WisBusiness: PSC commissioner predicts carbon restrictions will soon be the norm

By Brian E. Clark

MADISON – There has been a “paradigm shift” in thinking among industry, regulators and society at large about the need to limit carbon emissions to control global warming, state Public Service Commission member Mark Meyer said Tuesday.

Speaking as part of a panel at a Geological Carbon Sequestration conference UW-Madison Engineering School, Meyer said it is now almost conventional wisdom that “we will live in a carbon-constricted world.”

Meyer attributed the change in sentiment in part to Al Gore’s documentary “An Inconvenient Truth,” as well as acceptance by utility CEOs that carbon emissions will be limited.

He said the change in Congress during the last election to a Democratic-controlled House and Senate will propel research to sequester carbon in underground geologic formations and find cleaner ways of producing energy from coal.

But Meyer said he has no idea what controlling carbon emissions will ultimately cost consumers here in Wisconsin, where several large coal-fired power plants are now being built.

“It’s far too early to tell what the carbon constrained world look like,” he said. “But any time you add to the (energy production) system, it’s probably a given that it will add costs.”

The conference, which was sponsored by the PSC and the UW Energy Institute, focused on how to store carbon emissions in geological formations in the region. Two Wisconsin experts said Wisconsin probably holds few options for storing – or sequestering – the pollutant in saline aquifers deep beneath the Badger State surface.

Illinois, however, apparently has great potential, said Robert Finley of the Illinois State Geological Survey and one of the globe’s experts in carbon sequestration.

He said his state has invested hundreds of thousands of dollars in research into CO2 storage. It has done so, in part, because Illinois mines tons of coal and understands that if that industry is to continue to grow and power electricity plants, ways to prevent carbon’s escaping into the atmosphere must be developed.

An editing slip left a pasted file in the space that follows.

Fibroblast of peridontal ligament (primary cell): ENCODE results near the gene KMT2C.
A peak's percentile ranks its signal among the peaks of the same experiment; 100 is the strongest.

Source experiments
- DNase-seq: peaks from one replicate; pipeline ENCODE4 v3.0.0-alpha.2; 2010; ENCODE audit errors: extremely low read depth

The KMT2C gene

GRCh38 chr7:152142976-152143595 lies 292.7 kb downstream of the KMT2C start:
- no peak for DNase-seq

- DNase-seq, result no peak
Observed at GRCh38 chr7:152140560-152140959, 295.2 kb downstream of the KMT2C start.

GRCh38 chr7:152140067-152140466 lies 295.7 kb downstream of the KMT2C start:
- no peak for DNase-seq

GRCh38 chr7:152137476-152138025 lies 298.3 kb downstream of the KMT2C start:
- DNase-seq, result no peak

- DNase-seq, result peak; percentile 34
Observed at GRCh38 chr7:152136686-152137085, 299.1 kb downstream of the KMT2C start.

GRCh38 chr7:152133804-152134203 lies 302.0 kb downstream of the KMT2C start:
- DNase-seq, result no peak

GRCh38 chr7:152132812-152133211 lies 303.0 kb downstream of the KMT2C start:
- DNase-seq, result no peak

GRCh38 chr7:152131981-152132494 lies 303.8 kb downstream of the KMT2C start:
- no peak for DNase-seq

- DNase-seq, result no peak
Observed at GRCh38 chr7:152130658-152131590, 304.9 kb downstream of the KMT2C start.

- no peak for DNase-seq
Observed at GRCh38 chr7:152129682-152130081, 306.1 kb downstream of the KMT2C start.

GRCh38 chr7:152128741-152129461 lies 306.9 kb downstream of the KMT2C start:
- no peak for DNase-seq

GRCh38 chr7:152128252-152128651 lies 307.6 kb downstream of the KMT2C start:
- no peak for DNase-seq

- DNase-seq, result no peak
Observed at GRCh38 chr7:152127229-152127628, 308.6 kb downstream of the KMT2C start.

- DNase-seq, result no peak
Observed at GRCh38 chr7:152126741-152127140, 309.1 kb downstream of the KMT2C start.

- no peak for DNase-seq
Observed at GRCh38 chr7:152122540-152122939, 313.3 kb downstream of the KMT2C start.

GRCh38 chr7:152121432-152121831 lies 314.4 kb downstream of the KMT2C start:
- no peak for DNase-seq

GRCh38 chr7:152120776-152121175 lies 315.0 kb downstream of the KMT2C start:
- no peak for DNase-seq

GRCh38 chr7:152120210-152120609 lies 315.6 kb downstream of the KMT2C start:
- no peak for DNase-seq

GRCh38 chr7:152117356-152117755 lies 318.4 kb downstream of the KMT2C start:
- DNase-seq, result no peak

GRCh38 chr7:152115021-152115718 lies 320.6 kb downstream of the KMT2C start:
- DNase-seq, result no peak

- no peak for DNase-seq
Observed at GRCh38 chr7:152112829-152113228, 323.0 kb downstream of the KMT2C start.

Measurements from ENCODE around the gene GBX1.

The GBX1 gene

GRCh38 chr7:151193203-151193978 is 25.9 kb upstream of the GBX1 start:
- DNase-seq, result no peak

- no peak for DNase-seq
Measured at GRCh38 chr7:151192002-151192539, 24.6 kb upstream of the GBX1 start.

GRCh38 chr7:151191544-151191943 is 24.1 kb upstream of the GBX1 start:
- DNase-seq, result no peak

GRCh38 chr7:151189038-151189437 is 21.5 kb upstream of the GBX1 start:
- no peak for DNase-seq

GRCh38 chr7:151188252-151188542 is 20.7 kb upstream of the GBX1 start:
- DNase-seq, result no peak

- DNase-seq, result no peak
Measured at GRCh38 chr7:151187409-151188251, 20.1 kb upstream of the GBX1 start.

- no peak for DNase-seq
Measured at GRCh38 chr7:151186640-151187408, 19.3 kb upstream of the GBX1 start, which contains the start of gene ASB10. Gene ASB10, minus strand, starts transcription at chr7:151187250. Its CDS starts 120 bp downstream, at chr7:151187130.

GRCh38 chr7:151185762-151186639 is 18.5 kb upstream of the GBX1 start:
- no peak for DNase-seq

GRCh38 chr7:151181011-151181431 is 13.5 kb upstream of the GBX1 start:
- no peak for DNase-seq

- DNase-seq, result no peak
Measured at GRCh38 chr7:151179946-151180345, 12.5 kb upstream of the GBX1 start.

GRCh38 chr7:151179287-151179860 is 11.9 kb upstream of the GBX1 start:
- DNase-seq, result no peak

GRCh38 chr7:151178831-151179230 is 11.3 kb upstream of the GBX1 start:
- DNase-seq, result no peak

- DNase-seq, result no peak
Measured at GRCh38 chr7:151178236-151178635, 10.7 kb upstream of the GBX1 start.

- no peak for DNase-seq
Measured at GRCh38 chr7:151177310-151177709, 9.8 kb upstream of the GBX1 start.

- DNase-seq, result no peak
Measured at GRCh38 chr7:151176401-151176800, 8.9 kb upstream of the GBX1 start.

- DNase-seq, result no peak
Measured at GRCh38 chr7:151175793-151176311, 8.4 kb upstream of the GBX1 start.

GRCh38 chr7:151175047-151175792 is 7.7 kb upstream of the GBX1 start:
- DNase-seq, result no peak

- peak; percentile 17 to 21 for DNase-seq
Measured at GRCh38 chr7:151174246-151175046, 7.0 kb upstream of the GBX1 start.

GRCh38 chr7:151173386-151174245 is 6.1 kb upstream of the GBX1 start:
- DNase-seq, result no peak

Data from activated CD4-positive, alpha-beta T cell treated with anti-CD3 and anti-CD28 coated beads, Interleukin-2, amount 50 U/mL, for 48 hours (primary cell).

He said his state is moving toward testing ways to store carbon in saline reservoirs 6,000 to 7,000 feet beneath southern Illinois. He said there are “tens of thousands” of square miles of sandstone capped by shale that could be ideal storage areas for CO2.

Nino Amato, a former utility company executive who attended the meeting representing the Wisconsin Farmers Union, said he believes Illinois is “light years” ahead of other states in terms of carbon storage and coal gasification – which has the potential to significantly cut emissions.

Peter Taglia, staff scientist with Clean Wisconsin, said he hopes utilities will go beyond coal gasification and adopt a technology that would turn coal into synthetic natural gas and then shipped in existing natural gas pipelines.

He said his vision of the energy future for Wisconsin would have coal being mined in Illinois, burned and turned into natural gas there and then stored in that state’s geologic formations.

“Illinois coal resources hold more BTUs than Saudi Arabia and Kuwait’s oil reserves combined,” he said. “Coal to synthetic gas facilities are under development there using technology already in use in North Dakota.”

Tina Ball, an environmental official with Excel Energy, said her company is building a 350 megawatt coal gasification plant in Colorado and also plans to do carbon capture and storage in depleted oil fields or saline aquifers beneath that state.

She said her company decided to enter into the joint project because the Rocky Mountain state offered Excel incentives to encourage its participation.